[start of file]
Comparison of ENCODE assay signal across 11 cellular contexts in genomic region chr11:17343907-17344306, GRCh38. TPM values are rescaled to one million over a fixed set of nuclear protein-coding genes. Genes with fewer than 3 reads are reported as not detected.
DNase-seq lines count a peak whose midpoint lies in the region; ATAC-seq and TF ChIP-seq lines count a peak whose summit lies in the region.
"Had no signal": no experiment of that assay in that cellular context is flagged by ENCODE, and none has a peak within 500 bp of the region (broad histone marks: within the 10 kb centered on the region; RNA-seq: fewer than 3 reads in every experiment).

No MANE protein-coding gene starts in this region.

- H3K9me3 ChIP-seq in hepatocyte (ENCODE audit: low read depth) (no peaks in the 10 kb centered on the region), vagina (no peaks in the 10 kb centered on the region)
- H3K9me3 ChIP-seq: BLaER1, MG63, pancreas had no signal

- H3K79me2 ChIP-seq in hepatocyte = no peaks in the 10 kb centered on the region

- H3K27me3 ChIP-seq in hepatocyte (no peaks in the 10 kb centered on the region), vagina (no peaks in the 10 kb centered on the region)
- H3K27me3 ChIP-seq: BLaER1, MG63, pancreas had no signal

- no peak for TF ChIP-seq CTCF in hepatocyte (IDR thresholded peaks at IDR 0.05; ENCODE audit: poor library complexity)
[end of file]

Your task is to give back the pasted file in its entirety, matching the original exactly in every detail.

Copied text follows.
Comparison of ENCODE assay signal across 11 cellular contexts in genomic region chr11:17343907-17344306, GRCh38. TPM values are rescaled to one million over a fixed set of nuclear protein-coding genes. Genes with fewer than 3 reads are reported as not detected.
DNase-seq lines count a peak whose midpoint lies in the region; ATAC-seq and TF ChIP-seq lines count a peak whose summit lies in the region.
"Had no signal": no experiment of that assay in that cellular context is flagged by ENCODE, and none has a peak within 500 bp of the region (broad histone marks: within the 10 kb centered on the region; RNA-seq: fewer than 3 reads in every experiment).

No MANE protein-coding gene starts in this region.

- H3K9me3 ChIP-seq in hepatocyte (ENCODE audit: low read depth) (no peaks in the 10 kb centered on the region), vagina (no peaks in the 10 kb centered on the region)
- H3K9me3 ChIP-seq: BLaER1, MG63, pancreas had no signal

- H3K79me2 ChIP-seq in hepatocyte = no peaks in the 10 kb centered on the region

- H3K27me3 ChIP-seq in hepatocyte (no peaks in the 10 kb centered on the region), vagina (no peaks in the 10 kb centered on the region)
- H3K27me3 ChIP-seq: BLaER1, MG63, pancreas had no signal

- no peak for TF ChIP-seq CTCF in hepatocyte (IDR thresholded peaks at IDR 0.05; ENCODE audit: poor library complexity)